Aims To ascertain whether the parameters on the Sepsis Trust screening and action tool, a tool to help clinical staff recognise and treat sepsis swiftly, are useful indicators of septic children.
Methods We undertook retrospective application of the screening tool combined with case note reviews of randomly selected children attending paediatric ED and of children with proven bacteraemia.
Results One hundred patients were identified randomly from children attending ED in April 2018. Ninety-five patients’ notes were traceable and were reviewed. The ages ranged from two days to 15 years old; median age was two year. Thirty-one of the 95 would have triggered at least one red flag for sepsis. 31 children triggered on severe tachycardia, 13 on severe tachypnoea. Two appeared sick to the health professional and were put on non-invasive ventilation and antibiotics. Seven children had blood cultures taken- all were negative.
Positive paediatric blood culture data for children presenting to ED in our hospital in 2017 were reviewed by a microbiologist and a paediatrician; those felt to be contaminants were excluded. There were thirty- seven children with proven bacteraemia (age range 2 days – 15 years old; median age of 12 months). Six children did not trigger any red flags (4 grew S. Typhi, 1 s. Aureus, 1 Acinetobacter Baumanii), eight triggered one red flag and the remainder scored two or more red flags. The range of red flags triggered was 0–8 (median 2). The red flag most frequently triggered in those with bacteraemia was appearing unwell to treating clinician.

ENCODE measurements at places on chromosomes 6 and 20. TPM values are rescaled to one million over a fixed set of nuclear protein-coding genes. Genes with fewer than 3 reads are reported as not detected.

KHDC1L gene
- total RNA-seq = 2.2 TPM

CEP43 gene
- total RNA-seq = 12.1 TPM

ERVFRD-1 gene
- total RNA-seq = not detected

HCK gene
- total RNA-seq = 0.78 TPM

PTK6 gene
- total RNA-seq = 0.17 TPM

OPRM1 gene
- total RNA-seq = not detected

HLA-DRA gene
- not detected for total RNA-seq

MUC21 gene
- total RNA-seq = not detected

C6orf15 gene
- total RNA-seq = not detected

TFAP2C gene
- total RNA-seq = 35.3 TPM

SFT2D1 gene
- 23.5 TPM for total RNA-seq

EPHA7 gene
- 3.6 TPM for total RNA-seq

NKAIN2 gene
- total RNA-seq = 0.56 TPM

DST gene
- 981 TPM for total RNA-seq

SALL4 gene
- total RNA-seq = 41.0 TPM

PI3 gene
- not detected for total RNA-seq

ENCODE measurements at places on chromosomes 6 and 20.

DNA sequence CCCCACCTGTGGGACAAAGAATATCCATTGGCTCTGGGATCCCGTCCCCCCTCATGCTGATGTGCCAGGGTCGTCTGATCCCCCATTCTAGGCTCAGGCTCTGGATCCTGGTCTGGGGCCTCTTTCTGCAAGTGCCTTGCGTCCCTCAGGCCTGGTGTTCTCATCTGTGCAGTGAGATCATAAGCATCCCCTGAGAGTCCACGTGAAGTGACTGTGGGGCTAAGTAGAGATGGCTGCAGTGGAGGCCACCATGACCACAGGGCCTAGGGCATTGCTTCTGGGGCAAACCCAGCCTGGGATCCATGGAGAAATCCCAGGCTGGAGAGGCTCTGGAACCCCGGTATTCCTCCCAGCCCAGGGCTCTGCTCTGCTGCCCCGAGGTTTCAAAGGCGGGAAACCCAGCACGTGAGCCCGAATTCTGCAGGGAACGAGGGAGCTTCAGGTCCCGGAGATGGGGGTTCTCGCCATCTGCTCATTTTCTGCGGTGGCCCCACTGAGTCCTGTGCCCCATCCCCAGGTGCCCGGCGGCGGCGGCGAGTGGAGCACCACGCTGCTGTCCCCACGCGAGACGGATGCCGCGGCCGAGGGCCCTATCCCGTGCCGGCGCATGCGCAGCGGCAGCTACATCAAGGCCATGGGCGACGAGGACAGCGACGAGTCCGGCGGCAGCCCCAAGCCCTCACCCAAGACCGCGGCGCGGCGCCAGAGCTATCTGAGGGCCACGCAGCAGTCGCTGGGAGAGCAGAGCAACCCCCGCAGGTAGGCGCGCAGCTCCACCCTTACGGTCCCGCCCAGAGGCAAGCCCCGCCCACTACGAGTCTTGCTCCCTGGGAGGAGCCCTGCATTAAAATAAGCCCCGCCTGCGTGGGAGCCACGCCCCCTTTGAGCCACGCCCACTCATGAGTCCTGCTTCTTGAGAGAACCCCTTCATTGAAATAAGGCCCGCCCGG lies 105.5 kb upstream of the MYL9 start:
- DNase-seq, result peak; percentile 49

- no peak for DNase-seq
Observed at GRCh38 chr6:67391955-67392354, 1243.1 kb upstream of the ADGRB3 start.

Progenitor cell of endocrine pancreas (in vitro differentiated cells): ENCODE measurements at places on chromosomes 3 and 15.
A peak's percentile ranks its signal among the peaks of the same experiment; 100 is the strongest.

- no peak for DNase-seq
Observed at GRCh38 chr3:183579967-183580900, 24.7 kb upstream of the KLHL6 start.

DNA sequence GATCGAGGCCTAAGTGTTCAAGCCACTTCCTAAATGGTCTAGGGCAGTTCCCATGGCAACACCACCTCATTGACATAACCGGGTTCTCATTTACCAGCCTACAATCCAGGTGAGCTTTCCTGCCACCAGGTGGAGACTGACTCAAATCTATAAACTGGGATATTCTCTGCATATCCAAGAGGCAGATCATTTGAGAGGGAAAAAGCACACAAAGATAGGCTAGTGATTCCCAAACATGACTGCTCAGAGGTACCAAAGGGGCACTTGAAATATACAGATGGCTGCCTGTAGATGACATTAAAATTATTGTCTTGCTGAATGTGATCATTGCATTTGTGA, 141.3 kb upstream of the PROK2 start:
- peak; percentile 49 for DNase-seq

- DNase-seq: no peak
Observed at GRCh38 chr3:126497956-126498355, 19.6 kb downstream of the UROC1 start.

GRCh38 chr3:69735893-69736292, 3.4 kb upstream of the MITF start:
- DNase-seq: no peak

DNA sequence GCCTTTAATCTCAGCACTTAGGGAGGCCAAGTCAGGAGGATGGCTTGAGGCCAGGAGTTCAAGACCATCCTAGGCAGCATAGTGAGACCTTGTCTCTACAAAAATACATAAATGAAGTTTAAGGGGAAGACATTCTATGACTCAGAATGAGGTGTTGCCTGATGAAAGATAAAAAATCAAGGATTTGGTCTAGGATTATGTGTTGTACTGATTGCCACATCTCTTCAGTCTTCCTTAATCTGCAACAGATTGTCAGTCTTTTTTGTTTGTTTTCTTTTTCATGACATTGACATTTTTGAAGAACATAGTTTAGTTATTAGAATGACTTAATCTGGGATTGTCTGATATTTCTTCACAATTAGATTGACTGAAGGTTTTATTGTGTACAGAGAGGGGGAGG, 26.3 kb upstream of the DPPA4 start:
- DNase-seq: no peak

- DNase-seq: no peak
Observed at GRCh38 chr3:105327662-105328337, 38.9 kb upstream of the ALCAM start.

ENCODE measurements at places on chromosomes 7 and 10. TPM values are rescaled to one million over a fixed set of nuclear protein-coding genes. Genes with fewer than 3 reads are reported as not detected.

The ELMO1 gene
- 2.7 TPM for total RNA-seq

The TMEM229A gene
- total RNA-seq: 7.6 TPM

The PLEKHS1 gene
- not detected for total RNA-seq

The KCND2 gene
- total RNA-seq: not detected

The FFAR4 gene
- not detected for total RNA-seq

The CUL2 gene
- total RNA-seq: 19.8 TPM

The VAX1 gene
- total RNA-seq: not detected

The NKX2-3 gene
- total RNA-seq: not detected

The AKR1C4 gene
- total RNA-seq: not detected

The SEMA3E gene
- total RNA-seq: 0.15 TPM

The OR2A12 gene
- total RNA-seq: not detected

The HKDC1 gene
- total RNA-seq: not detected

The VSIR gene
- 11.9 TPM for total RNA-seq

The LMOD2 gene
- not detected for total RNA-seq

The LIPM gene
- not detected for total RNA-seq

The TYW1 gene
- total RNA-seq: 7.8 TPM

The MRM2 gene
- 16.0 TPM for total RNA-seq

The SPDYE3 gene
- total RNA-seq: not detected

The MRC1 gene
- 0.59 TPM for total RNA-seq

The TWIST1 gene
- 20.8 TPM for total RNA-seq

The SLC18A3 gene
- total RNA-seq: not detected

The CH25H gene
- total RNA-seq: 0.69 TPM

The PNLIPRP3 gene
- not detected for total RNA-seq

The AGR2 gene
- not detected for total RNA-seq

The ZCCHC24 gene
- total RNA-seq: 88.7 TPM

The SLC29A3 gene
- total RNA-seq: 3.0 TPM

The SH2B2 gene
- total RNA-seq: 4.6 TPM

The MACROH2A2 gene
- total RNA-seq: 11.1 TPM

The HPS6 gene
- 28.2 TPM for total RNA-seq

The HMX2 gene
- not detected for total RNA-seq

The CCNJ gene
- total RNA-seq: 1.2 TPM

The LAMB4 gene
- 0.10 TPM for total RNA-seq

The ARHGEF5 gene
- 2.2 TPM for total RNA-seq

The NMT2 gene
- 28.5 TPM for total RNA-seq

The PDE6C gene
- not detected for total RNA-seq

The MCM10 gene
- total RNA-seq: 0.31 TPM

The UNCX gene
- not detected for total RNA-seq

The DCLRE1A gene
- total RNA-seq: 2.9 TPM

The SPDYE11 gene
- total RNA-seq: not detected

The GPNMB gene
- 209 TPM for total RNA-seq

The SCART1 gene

Conclusion Application of the red flag trigger on Sepsis Trust Tool would have led 31/95 children attending our ED to receive immediate intravenous antibiotics, the majority unnecessarily. The most frequently triggered red flag was tachycardia which can be influenced by fever, anxiety and crying, especially in young age group. The children with proven bacteraemia and sepsis did not consistently trigger red flags. These findings combined suggest that that the Sepsis Trust Screening Action Tool has little clinical utility in our population and should not be used in its current form; clinical acumen remains key to recognition of sepsis.
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